Meridians: Equally spaced straight parallel lines 0.73 as long as the Equator.
Parallels: Unequally spaced straight parallel lines, perpendicular to the meridians. Spacing increases toward the poles, less rapidly than that of the Mercator projection.
Poles: Straight lines equal in length to the Equator.
Symmetry: About any meridian or the Equator.
This is a projection with parallel spacing calculated to maintain a look similar to the Mercator projection while reducing the distortion near the poles and allowing the poles to be displayed. It is not equal-area, equidistant, conformal, or perspective. Scale is true along the Equator and constant between two parallels equidistant from the Equator. There is no distortion near the Equator, and it increases moderately away from the Equator, but it becomes severe at the poles.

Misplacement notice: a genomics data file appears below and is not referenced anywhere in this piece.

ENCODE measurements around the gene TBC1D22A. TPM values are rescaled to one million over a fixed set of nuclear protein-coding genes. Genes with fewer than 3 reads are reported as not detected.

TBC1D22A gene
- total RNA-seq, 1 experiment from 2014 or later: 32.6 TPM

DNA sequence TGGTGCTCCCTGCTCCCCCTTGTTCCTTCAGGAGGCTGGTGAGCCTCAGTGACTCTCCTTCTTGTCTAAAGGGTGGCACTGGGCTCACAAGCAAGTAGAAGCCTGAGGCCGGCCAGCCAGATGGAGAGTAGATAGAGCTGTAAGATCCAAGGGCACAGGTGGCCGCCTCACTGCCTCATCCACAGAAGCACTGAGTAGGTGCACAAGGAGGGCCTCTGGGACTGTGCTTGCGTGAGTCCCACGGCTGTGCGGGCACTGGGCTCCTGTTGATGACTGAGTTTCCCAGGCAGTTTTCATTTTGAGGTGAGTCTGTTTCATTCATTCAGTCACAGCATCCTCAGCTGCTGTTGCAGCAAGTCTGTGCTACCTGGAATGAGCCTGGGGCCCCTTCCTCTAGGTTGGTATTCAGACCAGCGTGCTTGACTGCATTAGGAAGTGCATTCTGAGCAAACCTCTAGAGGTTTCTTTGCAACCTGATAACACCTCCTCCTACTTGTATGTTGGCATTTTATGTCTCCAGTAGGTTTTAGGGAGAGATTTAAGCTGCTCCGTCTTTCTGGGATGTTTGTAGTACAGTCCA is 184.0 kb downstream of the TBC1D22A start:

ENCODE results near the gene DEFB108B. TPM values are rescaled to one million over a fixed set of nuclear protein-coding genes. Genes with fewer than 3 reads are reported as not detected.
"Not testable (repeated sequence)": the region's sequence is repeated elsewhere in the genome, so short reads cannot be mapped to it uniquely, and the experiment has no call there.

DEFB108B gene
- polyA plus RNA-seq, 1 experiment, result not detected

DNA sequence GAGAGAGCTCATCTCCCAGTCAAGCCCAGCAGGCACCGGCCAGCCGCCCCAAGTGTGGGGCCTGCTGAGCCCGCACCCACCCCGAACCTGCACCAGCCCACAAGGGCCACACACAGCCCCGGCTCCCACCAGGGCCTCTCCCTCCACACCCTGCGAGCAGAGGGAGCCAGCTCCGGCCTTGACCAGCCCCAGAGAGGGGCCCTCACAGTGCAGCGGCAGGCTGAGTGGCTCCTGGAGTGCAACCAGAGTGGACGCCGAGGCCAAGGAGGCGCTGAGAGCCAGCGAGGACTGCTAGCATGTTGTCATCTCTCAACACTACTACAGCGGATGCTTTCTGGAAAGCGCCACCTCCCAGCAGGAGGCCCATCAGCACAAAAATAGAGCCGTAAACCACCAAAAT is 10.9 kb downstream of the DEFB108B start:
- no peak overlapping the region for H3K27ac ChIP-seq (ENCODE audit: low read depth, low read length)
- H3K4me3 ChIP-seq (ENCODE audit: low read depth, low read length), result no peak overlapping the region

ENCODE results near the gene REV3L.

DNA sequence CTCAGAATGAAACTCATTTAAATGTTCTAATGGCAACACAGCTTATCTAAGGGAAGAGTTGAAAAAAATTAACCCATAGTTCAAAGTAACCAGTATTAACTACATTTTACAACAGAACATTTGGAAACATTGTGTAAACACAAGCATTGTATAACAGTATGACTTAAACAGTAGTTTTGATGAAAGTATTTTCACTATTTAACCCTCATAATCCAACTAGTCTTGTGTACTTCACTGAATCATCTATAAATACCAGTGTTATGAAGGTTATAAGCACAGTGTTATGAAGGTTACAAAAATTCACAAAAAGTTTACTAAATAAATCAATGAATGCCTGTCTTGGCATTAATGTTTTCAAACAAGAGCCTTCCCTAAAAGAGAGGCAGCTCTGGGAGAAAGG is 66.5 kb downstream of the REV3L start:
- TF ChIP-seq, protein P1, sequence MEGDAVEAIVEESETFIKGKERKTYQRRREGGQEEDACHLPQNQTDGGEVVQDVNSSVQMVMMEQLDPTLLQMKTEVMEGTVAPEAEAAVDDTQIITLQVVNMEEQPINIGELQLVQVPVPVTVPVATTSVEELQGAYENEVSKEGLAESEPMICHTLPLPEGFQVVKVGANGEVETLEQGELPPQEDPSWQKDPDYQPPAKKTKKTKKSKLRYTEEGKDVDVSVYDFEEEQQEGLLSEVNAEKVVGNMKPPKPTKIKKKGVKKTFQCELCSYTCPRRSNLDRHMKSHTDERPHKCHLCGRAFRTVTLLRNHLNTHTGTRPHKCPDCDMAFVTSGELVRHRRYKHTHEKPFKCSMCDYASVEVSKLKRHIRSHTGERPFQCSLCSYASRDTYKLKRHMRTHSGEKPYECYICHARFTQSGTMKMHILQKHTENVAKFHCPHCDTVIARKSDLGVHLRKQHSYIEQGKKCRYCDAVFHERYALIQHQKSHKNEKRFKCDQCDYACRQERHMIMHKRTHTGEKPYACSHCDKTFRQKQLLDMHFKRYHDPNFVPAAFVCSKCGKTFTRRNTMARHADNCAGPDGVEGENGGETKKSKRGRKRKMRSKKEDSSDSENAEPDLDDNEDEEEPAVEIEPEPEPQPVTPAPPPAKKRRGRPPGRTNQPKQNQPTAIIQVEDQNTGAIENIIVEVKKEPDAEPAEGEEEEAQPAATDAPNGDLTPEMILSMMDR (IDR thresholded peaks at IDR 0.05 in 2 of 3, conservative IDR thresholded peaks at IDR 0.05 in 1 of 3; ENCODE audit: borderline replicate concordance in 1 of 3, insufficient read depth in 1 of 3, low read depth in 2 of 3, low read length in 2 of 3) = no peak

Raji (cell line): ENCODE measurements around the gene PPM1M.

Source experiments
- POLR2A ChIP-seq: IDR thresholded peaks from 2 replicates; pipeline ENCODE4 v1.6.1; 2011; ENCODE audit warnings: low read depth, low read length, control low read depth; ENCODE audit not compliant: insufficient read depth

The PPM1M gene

The Miller Cylindrical projection is derived from the Mercator projection; parallels are spaced from the Equator by calculating the distance on the Mercator for a parallel at 80% of the true latitude and dividing the result by 0.8. The result is that the two projections are almost identical near the Equator.
For cylindrical projections, only one standard parallel is specified. The other standard parallel is the same latitude with the opposite sign. For this projection, the standard parallel is by definition fixed at 0º.
This projection was presented by Osborn Maitland Miller of the American Geographical Society in 1942. It is often used in place of the Mercator projection for atlas maps of the world, for which it is somewhat more appropriate.